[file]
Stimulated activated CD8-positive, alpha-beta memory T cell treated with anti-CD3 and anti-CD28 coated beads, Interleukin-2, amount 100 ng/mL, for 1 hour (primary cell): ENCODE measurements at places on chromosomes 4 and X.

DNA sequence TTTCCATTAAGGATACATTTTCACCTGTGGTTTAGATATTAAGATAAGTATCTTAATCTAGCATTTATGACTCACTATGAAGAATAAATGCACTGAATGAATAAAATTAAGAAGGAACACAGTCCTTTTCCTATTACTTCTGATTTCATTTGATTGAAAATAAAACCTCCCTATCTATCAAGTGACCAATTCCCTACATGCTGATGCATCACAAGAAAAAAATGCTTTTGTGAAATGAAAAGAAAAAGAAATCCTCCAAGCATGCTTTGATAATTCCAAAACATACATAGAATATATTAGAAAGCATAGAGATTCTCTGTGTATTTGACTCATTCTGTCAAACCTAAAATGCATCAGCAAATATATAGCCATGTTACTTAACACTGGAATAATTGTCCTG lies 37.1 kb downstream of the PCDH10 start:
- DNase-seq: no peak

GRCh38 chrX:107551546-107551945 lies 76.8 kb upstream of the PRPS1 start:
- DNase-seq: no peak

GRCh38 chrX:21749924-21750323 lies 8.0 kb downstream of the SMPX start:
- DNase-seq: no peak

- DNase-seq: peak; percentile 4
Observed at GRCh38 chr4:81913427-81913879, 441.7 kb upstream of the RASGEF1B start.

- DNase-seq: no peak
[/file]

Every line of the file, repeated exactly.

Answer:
Stimulated activated CD8-positive, alpha-beta memory T cell treated with anti-CD3 and anti-CD28 coated beads, Interleukin-2, amount 100 ng/mL, for 1 hour (primary cell): ENCODE measurements at places on chromosomes 4 and X.

DNA sequence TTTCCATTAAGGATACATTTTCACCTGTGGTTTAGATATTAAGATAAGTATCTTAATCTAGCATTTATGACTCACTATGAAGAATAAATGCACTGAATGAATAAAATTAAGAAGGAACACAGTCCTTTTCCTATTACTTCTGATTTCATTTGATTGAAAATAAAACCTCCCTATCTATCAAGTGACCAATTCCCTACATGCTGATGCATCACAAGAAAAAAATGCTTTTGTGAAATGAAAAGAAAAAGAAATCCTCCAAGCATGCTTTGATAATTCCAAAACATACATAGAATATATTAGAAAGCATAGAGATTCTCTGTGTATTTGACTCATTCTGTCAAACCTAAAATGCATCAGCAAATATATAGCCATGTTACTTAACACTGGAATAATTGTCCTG lies 37.1 kb downstream of the PCDH10 start:
- DNase-seq: no peak

GRCh38 chrX:107551546-107551945 lies 76.8 kb upstream of the PRPS1 start:
- DNase-seq: no peak

GRCh38 chrX:21749924-21750323 lies 8.0 kb downstream of the SMPX start:
- DNase-seq: no peak

- DNase-seq: peak; percentile 4
Observed at GRCh38 chr4:81913427-81913879, 441.7 kb upstream of the RASGEF1B start.

- DNase-seq: no peak